- The 8 Systemic Failure Points Of The Global Economy
- Why The US May Weather The Next Collapse Better Than The Rest Of The World
- The Fed’s Long Game
- Why Allowing Recession Now May Be A Policy Goal
In Part 1, we concluded the current global downturn isn’t a repeat of the 2008 global crisis; rather, it has characteristics of three types of recession: liquidity/currency mismatches, the popping of credit-asset bubbles and a business-cycle exhaustion of credit impulse, what I call a credit-demand exhaustion.
Let’s add a potential fourth recessionary impulse: energy. Right now the world’s oil importers are feasting on a 40% decline in the cost of oil, but as Chris and other analysts (Gail Tverberg, Richard Heinberg, and Nate Hagens) have explained, we’re approaching a point where the cost of extracting, processing and distributing oil is rising as the cheap oil has been consumed. Producers need high prices or they will stop producing. But consumers, the vast majority of whom have stagnant incomes, can’t afford high energy costs. Beyond a rather low price point, higher energy costs trigger a recession.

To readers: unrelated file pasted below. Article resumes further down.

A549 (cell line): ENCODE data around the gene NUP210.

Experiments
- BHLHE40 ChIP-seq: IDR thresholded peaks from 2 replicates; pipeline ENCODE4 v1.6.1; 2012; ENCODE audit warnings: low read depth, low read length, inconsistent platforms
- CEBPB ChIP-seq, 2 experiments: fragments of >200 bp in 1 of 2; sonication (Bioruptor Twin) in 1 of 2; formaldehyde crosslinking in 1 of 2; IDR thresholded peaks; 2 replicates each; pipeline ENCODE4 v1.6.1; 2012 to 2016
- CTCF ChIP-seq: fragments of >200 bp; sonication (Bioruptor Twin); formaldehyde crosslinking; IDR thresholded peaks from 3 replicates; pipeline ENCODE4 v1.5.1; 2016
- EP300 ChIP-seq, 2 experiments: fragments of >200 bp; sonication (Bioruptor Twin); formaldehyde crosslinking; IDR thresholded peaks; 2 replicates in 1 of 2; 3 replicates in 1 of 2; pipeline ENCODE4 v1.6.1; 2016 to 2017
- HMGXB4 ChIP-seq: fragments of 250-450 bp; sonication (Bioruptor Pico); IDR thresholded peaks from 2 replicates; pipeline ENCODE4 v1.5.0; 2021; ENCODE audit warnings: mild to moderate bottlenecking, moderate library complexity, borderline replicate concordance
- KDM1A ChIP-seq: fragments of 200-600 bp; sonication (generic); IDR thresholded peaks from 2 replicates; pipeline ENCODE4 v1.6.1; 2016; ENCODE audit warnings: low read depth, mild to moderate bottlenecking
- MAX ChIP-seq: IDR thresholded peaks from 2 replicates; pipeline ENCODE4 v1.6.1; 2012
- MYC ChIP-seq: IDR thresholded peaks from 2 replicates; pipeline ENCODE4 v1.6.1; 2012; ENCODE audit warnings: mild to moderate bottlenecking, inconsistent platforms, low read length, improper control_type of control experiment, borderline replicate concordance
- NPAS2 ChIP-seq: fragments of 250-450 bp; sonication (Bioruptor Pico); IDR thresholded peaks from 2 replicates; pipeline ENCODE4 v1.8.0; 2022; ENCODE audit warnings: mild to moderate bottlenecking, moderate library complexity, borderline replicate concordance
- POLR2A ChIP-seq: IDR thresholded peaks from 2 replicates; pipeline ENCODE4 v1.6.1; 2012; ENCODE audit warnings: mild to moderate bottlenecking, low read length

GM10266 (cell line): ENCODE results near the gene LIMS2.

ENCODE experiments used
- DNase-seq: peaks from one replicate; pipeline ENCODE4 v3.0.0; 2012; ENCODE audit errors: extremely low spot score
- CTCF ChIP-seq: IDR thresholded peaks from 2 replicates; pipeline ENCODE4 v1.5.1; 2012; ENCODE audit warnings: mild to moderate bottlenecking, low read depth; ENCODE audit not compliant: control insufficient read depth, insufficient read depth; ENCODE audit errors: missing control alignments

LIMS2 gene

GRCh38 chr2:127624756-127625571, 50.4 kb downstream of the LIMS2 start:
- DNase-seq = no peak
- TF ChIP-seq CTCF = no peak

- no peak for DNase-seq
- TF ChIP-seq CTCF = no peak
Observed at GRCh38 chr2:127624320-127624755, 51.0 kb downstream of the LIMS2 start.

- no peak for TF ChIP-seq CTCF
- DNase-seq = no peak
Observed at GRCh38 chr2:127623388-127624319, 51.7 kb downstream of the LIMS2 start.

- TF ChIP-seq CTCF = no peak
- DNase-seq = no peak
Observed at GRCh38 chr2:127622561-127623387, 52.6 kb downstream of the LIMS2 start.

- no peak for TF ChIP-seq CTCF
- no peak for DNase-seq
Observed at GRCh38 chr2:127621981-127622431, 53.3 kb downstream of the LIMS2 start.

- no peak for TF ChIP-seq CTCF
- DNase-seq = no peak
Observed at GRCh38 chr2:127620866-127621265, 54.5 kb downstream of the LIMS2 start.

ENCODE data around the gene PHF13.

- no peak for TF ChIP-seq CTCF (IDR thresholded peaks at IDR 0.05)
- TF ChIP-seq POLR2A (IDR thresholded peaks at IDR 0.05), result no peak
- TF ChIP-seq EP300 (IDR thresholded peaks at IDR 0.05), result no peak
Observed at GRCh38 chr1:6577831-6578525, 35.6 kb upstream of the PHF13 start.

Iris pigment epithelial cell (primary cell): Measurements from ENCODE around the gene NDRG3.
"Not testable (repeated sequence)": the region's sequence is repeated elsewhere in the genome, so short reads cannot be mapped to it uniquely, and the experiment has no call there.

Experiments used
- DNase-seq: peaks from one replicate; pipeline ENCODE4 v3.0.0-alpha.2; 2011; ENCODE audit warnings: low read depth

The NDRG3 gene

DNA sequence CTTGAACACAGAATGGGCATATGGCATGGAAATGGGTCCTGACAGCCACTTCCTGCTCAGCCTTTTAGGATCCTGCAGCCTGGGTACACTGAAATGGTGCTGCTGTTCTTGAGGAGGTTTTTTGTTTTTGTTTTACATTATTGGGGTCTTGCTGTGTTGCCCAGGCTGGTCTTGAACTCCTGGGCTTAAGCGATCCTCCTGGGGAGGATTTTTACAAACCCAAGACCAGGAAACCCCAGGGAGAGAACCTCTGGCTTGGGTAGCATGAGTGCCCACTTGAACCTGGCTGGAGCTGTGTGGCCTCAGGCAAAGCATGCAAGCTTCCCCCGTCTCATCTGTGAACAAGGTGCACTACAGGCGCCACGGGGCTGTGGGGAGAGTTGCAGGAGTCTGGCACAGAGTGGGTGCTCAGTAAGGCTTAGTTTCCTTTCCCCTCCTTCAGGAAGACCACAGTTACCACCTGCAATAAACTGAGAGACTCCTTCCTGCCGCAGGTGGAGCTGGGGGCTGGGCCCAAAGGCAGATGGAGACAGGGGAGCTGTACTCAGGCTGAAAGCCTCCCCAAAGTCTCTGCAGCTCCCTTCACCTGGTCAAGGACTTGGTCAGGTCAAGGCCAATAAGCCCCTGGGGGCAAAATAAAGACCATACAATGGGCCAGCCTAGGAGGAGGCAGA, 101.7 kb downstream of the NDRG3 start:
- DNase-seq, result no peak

This may not be driving the current downturn, but it looms large in the background. I see the current collapse in oil prices as a head-fake: the sharp drop makes it appear oil is abundant, but this abundance is temporary, not permanent.
Moreover, we aren’t privy to the opinions and machinations within the world’s major central banks, but it’s clear that the U.S. Federal Reserve is diverging from other central banks, which remain accommodative while the Fed raises rates and reduces its balance sheet by $30 billion a month.
Of the four primary central banks—the European Central Bank, the Bank of Japan, the Bank of China and the Fed—why is the Fed the one bank diverging from the other three, despite the appeals of the ECB to remain accommodative?
I see several reasons, and the first is…